More than 20,000 people are YouTube Partners ? content providers who company officials feel can consistently upload innovative videos capable of driving viewers to their sites. Any ad revenue generated is shared, ?with more than 50% going to the partner,? says YouTube spokesman Matt McLernon. The number of partners making more than $1,000 a month is up 300% since early 2010, and a few hundred pull in six figures a year. YouTube hopes to increase the number in the latter camp; below are two such success stories, as well as three others who attended YouTube Creator Camp hoping to join their ranks:
Michelle Phan: Youtube.com/michellephan
Subscribers: 1.4 million
Total views: 393 million
Known for: How-to beauty videos with lots of creative flair, mixing music with graphics
Subscribers: 1.1 million
Total views: 302 million
Known for: Upbeat and borderline irreverent reviews of entertainment news and gossip
Next in line
Emily Kim: Youtube.com/Maangchi
Total views: 8.2 million
Known for: Fun, easy-to-follow Korean cooking tips
Bryan Odell: Youtube.com/BryanStars
Total views: 8 million
Known for: Interviews with rockers rumbling through Nebraska
Joel Jutagir: Youtube.com/metro236
Total views: 1.4 million
Known for: Skateboarding videos
"Amateur is not an accurate description of who they are. I'm continually impressed by the writing and production quality of these videos," he says. "This is about the American dream, which technology is now enabling in ways we never imagined possible."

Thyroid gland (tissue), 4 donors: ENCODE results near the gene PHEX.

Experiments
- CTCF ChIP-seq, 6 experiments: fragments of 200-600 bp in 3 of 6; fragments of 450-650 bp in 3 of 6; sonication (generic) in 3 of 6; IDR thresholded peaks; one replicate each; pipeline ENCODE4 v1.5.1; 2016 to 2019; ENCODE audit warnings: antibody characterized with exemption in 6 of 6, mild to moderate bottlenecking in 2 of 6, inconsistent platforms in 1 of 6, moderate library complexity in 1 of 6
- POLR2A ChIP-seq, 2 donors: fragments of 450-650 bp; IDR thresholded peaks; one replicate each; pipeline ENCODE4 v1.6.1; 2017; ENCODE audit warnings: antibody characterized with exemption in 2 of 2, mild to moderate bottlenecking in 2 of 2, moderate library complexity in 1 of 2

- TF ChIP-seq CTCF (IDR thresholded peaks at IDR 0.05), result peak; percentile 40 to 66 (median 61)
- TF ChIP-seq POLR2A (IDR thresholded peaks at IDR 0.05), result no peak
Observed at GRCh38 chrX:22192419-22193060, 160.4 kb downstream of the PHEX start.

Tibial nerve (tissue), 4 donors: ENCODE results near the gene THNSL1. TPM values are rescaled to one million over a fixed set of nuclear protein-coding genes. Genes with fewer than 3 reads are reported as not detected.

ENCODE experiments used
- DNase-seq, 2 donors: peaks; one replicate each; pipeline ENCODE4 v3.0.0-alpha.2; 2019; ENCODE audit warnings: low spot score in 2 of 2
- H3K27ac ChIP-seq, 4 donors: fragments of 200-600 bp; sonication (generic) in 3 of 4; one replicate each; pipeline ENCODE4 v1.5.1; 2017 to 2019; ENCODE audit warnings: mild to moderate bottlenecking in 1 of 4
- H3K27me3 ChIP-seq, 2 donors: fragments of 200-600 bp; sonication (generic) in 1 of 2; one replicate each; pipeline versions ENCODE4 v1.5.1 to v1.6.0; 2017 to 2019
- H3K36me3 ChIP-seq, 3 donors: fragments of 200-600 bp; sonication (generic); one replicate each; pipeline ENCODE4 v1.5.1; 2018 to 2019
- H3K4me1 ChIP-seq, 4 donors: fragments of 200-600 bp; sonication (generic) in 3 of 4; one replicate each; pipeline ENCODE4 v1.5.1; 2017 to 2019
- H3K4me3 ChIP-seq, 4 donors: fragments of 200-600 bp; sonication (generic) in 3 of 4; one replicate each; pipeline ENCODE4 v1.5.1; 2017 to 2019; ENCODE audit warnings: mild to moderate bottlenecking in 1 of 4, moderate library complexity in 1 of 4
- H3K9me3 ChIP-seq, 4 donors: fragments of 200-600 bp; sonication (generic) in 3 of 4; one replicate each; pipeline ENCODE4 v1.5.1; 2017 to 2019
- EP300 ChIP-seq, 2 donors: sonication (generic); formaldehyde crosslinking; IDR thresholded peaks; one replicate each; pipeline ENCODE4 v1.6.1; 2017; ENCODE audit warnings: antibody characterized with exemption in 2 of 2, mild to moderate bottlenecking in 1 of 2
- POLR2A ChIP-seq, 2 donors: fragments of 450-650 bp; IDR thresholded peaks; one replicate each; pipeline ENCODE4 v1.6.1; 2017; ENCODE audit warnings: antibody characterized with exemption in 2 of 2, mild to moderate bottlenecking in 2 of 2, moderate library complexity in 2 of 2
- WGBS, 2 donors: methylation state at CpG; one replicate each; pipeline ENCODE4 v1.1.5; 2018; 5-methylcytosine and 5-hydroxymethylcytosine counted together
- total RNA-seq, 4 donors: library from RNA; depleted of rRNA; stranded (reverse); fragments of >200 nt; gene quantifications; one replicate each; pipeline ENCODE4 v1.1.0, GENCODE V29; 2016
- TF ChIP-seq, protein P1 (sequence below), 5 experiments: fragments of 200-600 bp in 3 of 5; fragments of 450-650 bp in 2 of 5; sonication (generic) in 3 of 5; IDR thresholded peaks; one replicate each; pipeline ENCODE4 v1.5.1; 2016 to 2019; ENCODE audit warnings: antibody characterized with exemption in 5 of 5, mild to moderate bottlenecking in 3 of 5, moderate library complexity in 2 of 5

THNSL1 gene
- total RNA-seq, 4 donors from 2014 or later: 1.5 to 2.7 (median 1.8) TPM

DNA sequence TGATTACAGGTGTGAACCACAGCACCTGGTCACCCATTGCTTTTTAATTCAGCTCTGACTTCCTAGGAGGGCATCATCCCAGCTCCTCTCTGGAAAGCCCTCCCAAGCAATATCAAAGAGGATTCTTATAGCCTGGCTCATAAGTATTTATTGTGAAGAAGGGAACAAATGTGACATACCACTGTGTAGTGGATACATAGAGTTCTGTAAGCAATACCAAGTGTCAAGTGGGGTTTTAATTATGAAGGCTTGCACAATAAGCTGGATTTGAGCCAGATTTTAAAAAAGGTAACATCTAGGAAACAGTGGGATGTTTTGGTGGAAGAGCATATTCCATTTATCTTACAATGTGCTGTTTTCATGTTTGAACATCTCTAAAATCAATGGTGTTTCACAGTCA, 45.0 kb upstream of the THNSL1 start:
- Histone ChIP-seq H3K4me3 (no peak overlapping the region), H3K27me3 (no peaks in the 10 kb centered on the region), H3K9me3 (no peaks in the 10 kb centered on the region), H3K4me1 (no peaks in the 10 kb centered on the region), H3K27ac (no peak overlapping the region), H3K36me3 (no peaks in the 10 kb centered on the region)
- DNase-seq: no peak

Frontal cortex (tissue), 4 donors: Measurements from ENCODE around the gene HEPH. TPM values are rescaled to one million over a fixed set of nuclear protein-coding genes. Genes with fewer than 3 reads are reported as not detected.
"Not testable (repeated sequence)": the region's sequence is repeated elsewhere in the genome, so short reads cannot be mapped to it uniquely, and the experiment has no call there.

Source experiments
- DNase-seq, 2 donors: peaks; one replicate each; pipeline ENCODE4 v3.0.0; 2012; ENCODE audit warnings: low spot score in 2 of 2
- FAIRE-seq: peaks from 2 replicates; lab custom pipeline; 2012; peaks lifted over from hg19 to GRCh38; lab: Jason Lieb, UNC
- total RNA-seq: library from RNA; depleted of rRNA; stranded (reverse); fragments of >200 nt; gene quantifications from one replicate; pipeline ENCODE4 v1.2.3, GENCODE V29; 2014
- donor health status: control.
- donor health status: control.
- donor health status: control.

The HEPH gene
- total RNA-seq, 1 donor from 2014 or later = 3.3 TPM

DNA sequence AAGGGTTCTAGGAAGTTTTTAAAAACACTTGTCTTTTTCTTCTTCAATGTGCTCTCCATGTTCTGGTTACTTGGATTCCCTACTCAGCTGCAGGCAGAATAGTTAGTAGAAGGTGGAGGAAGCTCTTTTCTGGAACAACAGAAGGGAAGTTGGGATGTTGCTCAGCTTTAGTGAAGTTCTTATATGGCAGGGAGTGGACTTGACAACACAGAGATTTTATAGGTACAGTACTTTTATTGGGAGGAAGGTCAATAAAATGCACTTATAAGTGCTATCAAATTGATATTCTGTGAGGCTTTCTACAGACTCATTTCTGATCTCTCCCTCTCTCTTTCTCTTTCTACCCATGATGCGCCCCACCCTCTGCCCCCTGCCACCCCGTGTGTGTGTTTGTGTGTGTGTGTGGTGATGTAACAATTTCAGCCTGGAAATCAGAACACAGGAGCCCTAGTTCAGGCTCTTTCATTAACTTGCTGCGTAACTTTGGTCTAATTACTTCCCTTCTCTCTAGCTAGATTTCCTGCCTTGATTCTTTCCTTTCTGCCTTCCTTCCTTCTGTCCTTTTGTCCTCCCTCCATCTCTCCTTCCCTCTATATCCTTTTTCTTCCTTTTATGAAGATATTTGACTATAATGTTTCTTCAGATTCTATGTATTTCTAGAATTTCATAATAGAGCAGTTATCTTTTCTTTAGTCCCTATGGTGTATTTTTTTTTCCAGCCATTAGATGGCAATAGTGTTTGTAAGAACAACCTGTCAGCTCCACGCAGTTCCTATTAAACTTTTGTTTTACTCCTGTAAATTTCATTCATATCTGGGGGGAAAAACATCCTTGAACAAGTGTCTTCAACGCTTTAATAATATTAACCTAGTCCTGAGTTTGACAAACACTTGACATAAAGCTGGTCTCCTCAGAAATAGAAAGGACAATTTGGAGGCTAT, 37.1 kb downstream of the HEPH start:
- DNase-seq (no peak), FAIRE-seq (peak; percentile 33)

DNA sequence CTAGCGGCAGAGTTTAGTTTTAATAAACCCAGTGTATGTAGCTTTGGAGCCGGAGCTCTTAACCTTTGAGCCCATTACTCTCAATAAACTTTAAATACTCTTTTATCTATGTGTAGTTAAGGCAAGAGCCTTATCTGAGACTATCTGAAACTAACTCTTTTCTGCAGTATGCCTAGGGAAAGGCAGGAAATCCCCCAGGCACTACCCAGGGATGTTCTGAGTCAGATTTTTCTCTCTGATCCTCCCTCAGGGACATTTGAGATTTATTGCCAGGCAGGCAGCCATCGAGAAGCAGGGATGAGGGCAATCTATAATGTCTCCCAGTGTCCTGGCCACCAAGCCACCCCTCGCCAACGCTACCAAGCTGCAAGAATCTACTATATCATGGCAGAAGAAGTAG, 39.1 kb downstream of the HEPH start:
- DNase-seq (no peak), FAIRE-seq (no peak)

Stressing audience interaction
Such hyperbole is rooted in reality.
YouTube may have started out as a place to watch America's funniest home videos, but it steadily has morphed into one of the key ways in which we consume media.
With the proliferation of broadband, television ? once the sole in-home delivery system for visual arts ? is being challenged by Apple- and Netflix-connected monitors that have some viewers unplugging from cable companies altogether.
"The eye is the prime sense used to take in the world, and the very definition of TV is changing to include whatever you see on your smartphone, your tablet or even the digital sign in Times Square," says Tracy Swedlow, CEO of InteractiveTV Today newsletter and executive producer of a recent conference in San Francisco called "The TV of Tomorrow Show."
"Interacting with your audience through video is unquestionably a new dimension for TV as we know it, and people are inventing new content formats all the time," says Swedlow, who recently saw a prototype of a small, disposable screen that would slip into a magazine much like a blown-in subscription card. "There are plenty of people learning on the job as the technology mushrooms. YouTube has democratized the concept of the professional."